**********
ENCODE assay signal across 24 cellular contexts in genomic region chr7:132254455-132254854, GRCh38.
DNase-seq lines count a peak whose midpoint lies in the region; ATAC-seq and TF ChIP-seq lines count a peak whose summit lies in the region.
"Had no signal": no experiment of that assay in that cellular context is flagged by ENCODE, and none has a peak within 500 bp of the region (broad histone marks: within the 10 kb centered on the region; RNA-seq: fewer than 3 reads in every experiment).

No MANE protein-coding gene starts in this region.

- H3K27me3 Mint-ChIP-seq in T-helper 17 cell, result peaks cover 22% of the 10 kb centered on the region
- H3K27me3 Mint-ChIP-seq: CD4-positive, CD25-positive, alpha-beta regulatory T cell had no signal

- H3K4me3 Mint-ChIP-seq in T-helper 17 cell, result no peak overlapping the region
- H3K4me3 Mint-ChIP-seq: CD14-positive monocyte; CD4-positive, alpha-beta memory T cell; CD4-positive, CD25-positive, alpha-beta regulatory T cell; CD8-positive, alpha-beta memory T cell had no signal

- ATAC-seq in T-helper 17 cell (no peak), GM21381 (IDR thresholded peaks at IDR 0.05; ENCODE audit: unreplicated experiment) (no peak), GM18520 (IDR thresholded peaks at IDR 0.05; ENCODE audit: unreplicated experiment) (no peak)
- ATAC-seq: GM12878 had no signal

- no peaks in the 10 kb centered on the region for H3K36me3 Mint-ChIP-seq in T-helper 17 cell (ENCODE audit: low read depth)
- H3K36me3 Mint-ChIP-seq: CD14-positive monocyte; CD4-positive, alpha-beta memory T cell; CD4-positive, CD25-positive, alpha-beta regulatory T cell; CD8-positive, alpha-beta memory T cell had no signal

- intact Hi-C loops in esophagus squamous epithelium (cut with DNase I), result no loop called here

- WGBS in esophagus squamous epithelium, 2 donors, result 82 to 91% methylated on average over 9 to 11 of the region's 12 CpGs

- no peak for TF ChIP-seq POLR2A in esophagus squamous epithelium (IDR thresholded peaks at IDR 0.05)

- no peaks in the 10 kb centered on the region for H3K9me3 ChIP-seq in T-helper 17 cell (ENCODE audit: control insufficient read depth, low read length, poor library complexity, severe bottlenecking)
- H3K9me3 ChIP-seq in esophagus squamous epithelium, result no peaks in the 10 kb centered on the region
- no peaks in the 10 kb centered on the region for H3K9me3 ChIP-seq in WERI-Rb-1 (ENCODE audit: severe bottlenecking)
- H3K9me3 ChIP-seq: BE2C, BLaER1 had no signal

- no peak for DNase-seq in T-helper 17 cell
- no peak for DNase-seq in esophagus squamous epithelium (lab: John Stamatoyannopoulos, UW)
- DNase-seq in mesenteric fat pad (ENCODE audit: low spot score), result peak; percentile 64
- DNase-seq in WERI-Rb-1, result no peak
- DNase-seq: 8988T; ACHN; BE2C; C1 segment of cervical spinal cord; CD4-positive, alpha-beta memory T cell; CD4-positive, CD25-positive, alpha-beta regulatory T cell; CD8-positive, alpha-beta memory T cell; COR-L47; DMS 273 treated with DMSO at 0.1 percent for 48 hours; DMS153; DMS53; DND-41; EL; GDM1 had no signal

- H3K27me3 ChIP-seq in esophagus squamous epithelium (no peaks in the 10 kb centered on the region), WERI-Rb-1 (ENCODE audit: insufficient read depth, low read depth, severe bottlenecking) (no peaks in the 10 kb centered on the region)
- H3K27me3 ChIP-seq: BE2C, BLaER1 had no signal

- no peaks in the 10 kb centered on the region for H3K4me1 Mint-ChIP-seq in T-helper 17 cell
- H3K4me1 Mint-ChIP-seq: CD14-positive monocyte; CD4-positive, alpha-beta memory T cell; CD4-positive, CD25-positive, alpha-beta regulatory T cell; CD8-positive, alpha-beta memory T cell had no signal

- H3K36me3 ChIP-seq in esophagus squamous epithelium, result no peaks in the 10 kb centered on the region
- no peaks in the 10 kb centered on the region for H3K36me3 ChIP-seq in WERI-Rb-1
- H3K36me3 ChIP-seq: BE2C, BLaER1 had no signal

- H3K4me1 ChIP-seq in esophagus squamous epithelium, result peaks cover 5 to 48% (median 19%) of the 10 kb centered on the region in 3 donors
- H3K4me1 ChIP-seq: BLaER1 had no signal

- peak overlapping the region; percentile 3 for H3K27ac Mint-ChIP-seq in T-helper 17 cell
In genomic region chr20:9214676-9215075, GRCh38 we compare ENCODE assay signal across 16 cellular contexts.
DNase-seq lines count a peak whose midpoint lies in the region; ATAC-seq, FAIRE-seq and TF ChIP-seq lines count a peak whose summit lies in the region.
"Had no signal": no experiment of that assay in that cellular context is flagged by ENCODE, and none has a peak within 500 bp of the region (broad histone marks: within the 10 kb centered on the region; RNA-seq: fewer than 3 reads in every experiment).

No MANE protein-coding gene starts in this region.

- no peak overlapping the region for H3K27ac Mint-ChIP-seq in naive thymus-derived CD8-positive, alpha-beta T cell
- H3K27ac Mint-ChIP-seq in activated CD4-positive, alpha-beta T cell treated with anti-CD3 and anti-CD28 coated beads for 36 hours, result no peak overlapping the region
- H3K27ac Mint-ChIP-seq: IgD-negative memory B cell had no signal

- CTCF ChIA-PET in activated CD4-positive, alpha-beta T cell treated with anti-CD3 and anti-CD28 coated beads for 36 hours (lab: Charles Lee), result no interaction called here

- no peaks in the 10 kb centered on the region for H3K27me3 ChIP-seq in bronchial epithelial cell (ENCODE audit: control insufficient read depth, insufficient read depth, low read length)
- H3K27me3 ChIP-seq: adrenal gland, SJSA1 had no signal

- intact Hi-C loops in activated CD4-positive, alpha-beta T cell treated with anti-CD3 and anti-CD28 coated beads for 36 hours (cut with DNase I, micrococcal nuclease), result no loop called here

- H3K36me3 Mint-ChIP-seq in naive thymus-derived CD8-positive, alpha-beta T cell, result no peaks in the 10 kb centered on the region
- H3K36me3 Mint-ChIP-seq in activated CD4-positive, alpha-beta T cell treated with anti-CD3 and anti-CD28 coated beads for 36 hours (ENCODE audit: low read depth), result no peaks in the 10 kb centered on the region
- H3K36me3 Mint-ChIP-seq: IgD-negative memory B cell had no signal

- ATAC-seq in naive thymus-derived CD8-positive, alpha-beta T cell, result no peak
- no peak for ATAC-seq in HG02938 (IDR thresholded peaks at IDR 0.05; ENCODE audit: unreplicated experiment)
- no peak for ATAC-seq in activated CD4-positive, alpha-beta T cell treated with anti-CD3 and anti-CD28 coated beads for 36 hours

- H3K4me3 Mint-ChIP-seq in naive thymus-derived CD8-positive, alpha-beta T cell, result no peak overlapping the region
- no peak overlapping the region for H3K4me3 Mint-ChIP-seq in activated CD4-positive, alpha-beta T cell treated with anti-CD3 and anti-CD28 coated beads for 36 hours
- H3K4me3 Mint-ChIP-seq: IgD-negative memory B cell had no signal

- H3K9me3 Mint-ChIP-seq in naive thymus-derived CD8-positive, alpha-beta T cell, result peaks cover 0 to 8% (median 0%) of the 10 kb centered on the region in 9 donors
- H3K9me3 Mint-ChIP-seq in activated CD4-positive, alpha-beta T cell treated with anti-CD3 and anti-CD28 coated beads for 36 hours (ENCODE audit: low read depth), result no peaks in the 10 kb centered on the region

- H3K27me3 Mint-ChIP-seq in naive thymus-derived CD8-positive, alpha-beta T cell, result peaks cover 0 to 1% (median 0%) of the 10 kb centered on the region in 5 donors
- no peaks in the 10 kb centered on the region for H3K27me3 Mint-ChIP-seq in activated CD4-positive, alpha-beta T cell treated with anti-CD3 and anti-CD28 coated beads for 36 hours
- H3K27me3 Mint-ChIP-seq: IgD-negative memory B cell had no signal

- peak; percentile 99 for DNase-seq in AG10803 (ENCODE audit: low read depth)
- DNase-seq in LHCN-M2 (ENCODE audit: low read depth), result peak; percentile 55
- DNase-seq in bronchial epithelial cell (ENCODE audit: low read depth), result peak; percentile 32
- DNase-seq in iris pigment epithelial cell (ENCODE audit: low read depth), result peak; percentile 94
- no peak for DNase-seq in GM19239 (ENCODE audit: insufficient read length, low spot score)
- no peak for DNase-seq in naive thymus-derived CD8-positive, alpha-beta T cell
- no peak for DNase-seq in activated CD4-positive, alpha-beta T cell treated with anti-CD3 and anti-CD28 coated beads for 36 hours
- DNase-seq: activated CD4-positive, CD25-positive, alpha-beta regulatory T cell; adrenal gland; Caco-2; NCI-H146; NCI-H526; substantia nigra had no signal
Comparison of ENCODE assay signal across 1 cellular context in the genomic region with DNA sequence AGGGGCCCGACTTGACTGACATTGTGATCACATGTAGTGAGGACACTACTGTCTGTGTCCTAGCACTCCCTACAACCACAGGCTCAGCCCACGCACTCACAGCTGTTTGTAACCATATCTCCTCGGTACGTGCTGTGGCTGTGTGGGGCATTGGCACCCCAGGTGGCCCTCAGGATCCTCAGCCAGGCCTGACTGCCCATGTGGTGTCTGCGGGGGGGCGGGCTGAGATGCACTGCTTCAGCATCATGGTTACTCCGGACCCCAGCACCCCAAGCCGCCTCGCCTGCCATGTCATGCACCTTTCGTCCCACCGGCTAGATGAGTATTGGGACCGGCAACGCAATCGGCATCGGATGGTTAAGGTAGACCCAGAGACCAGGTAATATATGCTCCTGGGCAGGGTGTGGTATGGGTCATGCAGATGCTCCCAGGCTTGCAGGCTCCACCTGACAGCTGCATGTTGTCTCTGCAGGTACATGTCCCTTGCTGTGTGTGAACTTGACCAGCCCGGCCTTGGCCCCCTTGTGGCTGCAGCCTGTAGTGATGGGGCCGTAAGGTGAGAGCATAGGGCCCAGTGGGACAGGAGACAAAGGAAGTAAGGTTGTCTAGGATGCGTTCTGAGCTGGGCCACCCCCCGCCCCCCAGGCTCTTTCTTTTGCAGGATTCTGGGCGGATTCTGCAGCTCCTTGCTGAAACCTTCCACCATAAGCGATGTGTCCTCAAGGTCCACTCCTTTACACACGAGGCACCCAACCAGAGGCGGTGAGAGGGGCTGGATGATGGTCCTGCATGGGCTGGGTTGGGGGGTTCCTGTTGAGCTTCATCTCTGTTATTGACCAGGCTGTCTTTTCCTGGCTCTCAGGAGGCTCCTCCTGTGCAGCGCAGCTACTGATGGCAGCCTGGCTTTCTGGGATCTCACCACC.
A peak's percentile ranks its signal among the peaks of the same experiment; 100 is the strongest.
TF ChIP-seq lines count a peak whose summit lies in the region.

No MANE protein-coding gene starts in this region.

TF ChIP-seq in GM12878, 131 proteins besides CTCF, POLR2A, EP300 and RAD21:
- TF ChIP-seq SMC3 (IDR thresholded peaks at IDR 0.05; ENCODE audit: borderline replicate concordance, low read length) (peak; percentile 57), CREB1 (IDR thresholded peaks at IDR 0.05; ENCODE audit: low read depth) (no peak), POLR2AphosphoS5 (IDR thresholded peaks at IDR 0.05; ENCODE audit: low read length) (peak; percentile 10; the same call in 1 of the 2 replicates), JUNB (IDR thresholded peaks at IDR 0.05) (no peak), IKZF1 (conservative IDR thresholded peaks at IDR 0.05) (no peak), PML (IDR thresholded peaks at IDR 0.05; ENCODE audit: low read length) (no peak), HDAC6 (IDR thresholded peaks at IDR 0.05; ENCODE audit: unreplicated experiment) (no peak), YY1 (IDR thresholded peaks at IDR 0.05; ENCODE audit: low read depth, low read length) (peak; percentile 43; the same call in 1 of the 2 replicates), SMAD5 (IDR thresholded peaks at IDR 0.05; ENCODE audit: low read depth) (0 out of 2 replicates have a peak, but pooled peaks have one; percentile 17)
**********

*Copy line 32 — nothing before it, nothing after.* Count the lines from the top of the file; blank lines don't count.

- H3K4me1 ChIP-seq in esophagus squamous epithelium, result peaks cover 5 to 48% (median 19%) of the 10 kb centered on the region in 3 donors